The Johns Hopkins Cervical Dysplasia Center focuses on the management and prevention of cervical HPV disease. If you have had an abnormal Pap smear, obstetricians and gynecologists at our center are available for gynecologic checkups and second opinion visits, as well as evaluation to determine if you are a good candidate for clinical trial participation.
Request an Appointment
Before making an appointment, please fax a copy of your most recent pathology report to 443-769-1205. Then, call 443-997-0400 to get set up in the Johns Hopkins system.
Once you are in the system and have your records sent, you can contact our office below to set up an appointment:
We are interested in how immune responses occur in the cervix. The focus of our translational research is on developing immune therapies for disease caused by human papillomavirus (HPV). HPV infection causes more cancers than any other virus in the world.
Cervical cancer is the most common cancer caused by HPV, and although we have known how to screen for it for over half a century, it remains the second most common cause of cancer death in women. Although the preventive vaccines are a public health milestone, they prevent HPV infections, but are not designed to make immune responses to treat HPV.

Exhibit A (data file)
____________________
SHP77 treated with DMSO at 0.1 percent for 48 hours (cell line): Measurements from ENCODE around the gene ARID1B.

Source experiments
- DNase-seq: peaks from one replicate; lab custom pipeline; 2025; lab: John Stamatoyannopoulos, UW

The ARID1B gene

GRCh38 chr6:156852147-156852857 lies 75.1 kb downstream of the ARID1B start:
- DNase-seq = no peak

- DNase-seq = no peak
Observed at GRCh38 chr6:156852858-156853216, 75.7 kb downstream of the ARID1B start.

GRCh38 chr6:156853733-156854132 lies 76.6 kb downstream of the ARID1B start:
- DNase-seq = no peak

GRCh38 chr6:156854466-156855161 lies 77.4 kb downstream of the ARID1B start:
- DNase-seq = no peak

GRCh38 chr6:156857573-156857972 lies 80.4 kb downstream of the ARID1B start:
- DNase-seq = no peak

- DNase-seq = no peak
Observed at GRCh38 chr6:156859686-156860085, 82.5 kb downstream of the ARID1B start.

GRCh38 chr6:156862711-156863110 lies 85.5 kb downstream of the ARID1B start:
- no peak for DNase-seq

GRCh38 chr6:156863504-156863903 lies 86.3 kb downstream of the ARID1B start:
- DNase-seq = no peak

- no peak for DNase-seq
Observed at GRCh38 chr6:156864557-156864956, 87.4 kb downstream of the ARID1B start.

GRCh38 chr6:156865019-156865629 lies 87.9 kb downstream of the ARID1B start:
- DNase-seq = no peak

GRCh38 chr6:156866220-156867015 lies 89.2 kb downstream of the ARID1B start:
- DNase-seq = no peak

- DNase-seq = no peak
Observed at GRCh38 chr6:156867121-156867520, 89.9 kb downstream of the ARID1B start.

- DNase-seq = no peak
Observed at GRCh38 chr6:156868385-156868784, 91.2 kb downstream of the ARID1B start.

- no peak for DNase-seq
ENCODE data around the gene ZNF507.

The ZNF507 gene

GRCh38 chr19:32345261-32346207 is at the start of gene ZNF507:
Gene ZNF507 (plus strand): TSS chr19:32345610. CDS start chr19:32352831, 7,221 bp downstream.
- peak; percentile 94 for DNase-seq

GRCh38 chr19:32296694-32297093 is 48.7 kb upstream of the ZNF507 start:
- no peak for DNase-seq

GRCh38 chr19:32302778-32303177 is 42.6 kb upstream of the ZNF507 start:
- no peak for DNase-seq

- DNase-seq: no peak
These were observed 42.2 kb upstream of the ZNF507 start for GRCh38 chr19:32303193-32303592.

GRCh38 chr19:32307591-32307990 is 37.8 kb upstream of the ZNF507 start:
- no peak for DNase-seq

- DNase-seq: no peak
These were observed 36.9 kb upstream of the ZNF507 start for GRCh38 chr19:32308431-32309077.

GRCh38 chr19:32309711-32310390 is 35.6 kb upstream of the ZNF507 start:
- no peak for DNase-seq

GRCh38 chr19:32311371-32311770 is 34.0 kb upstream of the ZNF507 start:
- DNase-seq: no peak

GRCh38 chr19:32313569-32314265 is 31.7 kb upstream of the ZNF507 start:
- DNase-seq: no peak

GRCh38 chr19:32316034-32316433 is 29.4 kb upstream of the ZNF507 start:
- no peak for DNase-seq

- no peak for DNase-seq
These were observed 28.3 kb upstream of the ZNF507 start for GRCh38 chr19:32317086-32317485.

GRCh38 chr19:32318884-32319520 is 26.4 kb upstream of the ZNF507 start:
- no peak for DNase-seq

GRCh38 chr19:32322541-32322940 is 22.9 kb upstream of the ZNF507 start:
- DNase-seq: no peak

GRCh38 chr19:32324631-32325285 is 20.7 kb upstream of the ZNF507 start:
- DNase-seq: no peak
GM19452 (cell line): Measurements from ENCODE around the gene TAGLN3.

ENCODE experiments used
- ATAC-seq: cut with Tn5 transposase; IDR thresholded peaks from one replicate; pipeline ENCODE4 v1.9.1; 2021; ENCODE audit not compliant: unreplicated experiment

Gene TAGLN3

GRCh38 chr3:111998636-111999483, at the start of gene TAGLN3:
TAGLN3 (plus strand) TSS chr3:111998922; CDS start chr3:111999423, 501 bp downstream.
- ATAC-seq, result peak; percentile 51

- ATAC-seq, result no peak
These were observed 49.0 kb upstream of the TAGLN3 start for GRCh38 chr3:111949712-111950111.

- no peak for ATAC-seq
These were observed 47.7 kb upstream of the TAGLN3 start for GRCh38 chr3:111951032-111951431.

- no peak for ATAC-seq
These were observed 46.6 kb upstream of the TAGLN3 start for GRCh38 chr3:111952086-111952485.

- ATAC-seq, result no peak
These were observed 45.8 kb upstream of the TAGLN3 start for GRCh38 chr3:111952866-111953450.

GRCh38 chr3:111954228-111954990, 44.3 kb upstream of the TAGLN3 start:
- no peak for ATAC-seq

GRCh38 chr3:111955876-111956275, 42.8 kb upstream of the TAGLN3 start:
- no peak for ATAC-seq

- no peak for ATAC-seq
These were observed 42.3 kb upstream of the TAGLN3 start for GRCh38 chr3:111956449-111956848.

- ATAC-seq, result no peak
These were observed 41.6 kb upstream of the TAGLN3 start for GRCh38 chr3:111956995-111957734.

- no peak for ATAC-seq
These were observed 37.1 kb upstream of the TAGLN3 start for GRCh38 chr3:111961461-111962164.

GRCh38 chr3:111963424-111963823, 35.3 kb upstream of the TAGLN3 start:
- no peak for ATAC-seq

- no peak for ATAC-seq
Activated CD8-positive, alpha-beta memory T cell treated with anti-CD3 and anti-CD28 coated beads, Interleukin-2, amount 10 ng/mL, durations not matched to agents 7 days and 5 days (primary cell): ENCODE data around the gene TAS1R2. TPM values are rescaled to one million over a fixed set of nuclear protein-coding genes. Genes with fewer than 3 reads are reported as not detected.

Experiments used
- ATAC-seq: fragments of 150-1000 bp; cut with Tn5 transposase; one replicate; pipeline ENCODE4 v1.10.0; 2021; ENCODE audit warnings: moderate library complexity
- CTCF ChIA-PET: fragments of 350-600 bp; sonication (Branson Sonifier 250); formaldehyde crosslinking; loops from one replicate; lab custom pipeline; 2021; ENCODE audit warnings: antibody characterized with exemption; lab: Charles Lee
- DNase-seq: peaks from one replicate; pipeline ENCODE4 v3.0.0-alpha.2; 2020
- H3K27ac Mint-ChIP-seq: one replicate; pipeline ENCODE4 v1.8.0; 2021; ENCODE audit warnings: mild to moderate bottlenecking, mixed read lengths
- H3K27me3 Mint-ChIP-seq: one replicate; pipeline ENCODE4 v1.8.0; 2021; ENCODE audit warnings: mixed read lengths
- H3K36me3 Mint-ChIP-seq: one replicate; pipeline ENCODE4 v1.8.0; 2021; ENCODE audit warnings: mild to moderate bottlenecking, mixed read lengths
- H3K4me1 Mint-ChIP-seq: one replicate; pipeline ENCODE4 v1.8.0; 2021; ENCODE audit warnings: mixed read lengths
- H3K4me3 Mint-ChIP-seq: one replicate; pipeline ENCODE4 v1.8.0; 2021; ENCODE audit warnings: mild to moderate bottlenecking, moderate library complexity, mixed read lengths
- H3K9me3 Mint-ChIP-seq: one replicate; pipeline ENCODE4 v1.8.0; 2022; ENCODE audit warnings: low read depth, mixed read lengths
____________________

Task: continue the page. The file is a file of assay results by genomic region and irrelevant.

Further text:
We are testing different strategies to make immune responses that could treat HPV disease.
Artesunate intravaginal inserts or ointment for the treatment of high grade dysplasia in patients with persistent recurrence of HPV disease of the lower ano-genital tract
This is a compassionate use protocol for patients with persistent recurrence of HPV-associated disease of the lower ano-genital tract, and/or who have high grade squamous intraepithelial lesions (HSIL) at multiple body sites after standard-of-care surgical treatments can be enrolled in this expanded-access protocol.
This expanded access protocol includes two categories of patients: (1) patients who have already undergone multiple surgical procedures, and still have recurrence of their high grade dysplasia; and (2) patients who have extensive high grade dysplasia (HSIL) at more than one anatomic site, including vaginal, vulvar, cervical, or peri-anal.